After rinsing, you can let the car air dry, and there will be no spots.
(as per testing on my sliver car, and the woman's white car)

If you have a black car, the leaf blower helps to make it perfectly spot free, without touching the paint.
 

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Unfortunatly living in a complex I don't have the option of handwashing, or that's what I'd do.

My paint is craptacular, but I don't know if the car wash caused it or what. I've never had anything but positive experiences at Palms with my *other* cars...they tape down all the trim pieces and whatnot and seem to do a good job. The hand detail is excellent, the machine wash a bit nerve wracking. I'm getting my car buffed soon anyways, I'll see what Norm has to say about washing cars.

There's a shop on Ventura in Encino that also promises hand wash/detail service, near Jerry's Famous...they're TERRIBLE. I went there twice (2nd time was after I got egged and I needed something fast). They always leave water spots and miss spots in the wash.
 

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That's strange, I didn't think there were many car washes left in L.A. that used those cloth strips. Most automated car washes in the OC are "touchless" systems; shouldn't be hard to find one near you. I used to use one in Brentwood that I think was called "Speedway" or something @ the corner of Westwood and Santa Monica.
 

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A Hand -job Is The Way To Go!

If you want the job done properly-do it yourself!

TAKE OFF YOUR WATCH/MANICLES ETC.

First wash with ordinary water by using a hose or jetwash on low (to get rid of debris-otherwise you will introduce minor scratches).

Then wash with car shampoo and an expensive sponge (available at dealer- I got mine free from BMW dealer as I treat people nicely).[BE careful with yanking up the wipers as one wiper catches the bonnet(hood) when lifting up.]

Then use a jet wash(pressure washer) to rinse and dry with chamois leather (wet first). Very theraputic on a sunday afternoon when weather is good to fair.
Dont put any polish on new/fairly new cars as no need and you might take the expensive factory polish off. For older cars use Zymol which I have recently discovered.

DONT LET YOUR SMALL KID HELP YOU AS THEY WILL INVARIABLY DROP THE SPONGE NOW AND THEN AND WASH THE CAR WITH DEBRIS ON THE SPONGE THEREBY INTRODUCING SCRATCHES.


Always rinse car at least weekly-if you live in polluted areas or in winter to get rid off acid rain/salt. It makes a difference in the long run-trust me!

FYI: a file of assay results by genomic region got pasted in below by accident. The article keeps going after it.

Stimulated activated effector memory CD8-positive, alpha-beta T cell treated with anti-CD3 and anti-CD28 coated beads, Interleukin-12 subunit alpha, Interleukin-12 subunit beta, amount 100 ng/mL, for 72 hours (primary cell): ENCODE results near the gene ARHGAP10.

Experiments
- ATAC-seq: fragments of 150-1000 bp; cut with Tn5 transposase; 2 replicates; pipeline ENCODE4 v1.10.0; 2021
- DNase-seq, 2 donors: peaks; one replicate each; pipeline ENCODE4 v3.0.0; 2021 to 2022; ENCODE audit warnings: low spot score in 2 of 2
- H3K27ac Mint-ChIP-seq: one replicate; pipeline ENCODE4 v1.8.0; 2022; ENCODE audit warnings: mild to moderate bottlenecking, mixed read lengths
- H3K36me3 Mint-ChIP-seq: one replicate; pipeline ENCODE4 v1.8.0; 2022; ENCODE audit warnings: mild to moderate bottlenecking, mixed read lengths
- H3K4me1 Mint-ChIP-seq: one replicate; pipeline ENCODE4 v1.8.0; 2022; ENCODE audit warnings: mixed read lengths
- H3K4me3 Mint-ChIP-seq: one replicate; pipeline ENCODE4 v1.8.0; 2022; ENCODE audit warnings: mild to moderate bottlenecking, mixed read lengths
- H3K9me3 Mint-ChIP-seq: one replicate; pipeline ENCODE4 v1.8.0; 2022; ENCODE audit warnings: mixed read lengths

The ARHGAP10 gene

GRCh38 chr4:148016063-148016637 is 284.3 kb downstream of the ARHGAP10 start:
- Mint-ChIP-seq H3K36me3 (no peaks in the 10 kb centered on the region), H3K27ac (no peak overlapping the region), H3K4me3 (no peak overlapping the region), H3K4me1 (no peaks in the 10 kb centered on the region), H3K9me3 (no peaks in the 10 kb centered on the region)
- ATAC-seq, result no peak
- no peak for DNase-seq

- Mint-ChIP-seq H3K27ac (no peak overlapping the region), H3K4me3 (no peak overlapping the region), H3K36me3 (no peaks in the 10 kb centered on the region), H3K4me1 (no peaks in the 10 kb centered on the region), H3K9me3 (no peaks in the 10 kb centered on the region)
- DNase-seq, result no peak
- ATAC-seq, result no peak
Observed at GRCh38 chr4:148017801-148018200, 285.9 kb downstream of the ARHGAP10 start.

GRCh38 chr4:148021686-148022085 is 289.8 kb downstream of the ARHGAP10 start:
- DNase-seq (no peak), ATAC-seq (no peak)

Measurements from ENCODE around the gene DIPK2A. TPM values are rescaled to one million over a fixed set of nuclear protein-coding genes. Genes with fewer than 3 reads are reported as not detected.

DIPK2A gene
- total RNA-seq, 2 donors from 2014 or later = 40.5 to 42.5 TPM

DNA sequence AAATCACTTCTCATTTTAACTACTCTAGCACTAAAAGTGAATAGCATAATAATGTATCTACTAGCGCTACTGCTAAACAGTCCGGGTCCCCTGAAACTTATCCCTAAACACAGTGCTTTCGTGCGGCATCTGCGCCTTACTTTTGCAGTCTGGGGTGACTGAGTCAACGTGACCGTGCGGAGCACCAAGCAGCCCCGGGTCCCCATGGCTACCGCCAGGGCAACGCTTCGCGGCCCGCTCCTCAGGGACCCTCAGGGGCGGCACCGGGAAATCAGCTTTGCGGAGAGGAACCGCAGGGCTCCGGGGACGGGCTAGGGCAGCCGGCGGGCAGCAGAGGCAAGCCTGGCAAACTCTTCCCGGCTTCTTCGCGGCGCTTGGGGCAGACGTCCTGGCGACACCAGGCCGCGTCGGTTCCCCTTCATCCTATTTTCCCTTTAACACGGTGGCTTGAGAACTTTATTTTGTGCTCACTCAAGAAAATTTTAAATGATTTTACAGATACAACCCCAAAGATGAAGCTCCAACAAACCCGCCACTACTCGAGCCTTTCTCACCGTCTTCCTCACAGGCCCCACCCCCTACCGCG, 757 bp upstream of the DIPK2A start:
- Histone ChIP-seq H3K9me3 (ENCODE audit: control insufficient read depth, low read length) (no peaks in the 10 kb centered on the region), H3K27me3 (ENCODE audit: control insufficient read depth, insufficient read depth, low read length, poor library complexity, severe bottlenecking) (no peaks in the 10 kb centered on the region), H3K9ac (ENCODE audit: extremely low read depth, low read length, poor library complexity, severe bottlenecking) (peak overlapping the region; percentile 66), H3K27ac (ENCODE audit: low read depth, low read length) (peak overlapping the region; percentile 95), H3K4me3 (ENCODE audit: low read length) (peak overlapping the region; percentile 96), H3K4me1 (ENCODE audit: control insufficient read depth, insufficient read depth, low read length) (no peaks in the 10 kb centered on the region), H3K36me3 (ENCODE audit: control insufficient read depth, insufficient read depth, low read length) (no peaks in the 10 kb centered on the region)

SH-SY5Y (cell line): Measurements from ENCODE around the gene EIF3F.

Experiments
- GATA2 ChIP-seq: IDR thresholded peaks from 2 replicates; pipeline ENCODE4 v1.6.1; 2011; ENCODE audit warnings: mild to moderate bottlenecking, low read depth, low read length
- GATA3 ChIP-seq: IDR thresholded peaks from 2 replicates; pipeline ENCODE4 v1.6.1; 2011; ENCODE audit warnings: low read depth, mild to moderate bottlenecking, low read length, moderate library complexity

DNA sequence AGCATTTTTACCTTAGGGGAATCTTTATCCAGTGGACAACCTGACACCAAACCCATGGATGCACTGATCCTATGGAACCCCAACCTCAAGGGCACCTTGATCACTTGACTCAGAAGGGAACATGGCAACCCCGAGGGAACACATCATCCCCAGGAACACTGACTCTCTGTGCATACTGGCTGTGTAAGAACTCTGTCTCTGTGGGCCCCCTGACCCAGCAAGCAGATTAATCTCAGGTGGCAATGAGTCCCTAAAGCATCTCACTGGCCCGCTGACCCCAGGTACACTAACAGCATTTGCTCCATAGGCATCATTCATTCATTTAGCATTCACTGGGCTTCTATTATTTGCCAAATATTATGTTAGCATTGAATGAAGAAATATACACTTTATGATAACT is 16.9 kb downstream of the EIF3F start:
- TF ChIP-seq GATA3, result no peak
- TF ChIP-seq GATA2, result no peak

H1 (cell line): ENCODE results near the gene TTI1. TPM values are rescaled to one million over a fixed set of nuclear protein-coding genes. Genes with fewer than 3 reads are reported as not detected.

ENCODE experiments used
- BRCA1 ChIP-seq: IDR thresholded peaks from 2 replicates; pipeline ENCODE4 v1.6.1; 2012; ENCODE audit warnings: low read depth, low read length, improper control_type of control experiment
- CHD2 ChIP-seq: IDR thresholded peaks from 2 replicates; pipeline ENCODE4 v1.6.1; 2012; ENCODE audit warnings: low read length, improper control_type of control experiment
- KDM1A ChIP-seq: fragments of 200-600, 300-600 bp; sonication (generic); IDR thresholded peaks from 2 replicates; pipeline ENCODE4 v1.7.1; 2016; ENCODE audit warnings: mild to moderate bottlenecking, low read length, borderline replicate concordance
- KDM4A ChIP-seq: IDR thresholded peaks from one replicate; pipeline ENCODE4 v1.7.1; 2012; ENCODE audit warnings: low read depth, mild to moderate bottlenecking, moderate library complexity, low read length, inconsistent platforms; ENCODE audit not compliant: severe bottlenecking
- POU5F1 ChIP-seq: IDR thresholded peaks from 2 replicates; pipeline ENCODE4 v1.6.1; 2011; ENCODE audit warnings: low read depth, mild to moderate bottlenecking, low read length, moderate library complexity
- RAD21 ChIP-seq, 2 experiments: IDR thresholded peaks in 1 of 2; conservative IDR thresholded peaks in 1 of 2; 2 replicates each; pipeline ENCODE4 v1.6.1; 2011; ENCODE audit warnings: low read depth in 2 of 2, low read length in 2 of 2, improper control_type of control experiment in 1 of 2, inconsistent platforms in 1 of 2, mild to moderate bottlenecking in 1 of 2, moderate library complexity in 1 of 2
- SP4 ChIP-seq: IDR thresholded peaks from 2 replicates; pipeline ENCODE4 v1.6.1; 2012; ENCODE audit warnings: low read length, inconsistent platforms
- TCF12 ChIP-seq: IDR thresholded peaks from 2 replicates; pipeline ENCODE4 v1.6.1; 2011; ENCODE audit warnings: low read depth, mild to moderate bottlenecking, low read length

CIAO!!
 

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Machine wash vs Hand wash-I didn't even know there was a question

I thought it was common knowledge to NEVER use a machine based car wash.

I always hand wash at my own house.

I was going to go as far as find a way to attach a Britta type filter to my water hose to make sure the water was pure.

What i do know is that almost all Commerical car washers use recycled water and harsh harsh soaps.

those do it yourself, wand and wash places also use crappy water and those soaps are junk, and do you really want to use that Bubble brush, after the last guy cleaned off his brake dust from his wheels.

I look at it like this, You never see a fine looking female leaving a Supercuts, our cars are like a fine looking woman, they need to be pampered.
 

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I am nuts with the wash and wax....

Car has never been in the rain, let alone a car wash.... I hate what the car wash does to my black escalde.. I can not understand how they get away with being so rough....

Anyway.... I am in NJ and its 25 degrees today... As soon as its above freezing I will fill about 7 huge buckets with hot water and hand wash my baby.

I detail it every 6 months with a few coats of Zaino and an orbital... BTW.. I swear by these orbitals... Hand waxing is ok... But with an orbital those very fine swirls are gone in seconds with the right polish.... I never thought I would use one until I tried it... Amazing.. You can correct all the factory paint flaws....

Take Care. CM
 

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Oh dear... have you checked the paint for swirl marks and hazing, which are the typical by-product of automatic washers?

As for me: handwash ALL THE TIME plus 1 exhaustive detail every year (spring) including :

1) Initial handwash, 2-bucket method and using Meguiars products (shampoo+mitt+terry cloth). I say cotton mitt (NEVER a sponge... it does attract surface debris like a magnet...) and cotton terry cloth (NEVER a chamois... it tends to leave swirls if not properly used). 2 buckets means : 1 with shampoo and 1 with clean water for rinsing before the next dip in the shampoo bucket.

2) Dry, then apply Bilt-Hamber lehm clay throughout (using tap water as lubricant) to remove surface contaminants. Surface should be crystal-smooth after it.

3) Quick wash to remove clay residues

4) Paint inspection and polish using PC to correct major imperfections (e.g., deeper scratches, oxidation or swirl marks). Occasionally I do some WD sanding with Megs 2500/3000 unigrit to get the job done. Obviously I'm talking about things which do not need any paint job (touch-ups and above).

5) Quick wash again

6) Final touches with lehm clay where necessary

7) Final wash and drying

8) Application of Bilt-Hamber wax (Auto-Balm) throughout... superior protection relative to ANY Zymol products (although it does not give as deep, wet finish)

9) Autosol on chromed sections (ask a Harley owner what he uses to polish his exhausts...)

10) Polish to mirror-finish. Done!

About 5 hours work :D

That plus 1 application (top-up) of B-H wax at the beginning of the Autumn keeps the car in mint condition. In summer it gets a 1-hour wash every 2 weeks.

Ed
 

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Another danger of the automatic washes is the risk of the disappearing headlight washer covers. Between the pressure from the spray, the banging fabric strips and the power blowers, those little plastic covers can simply blow away.

Troesma, you are welcome to stop by my house and detail my car anytime!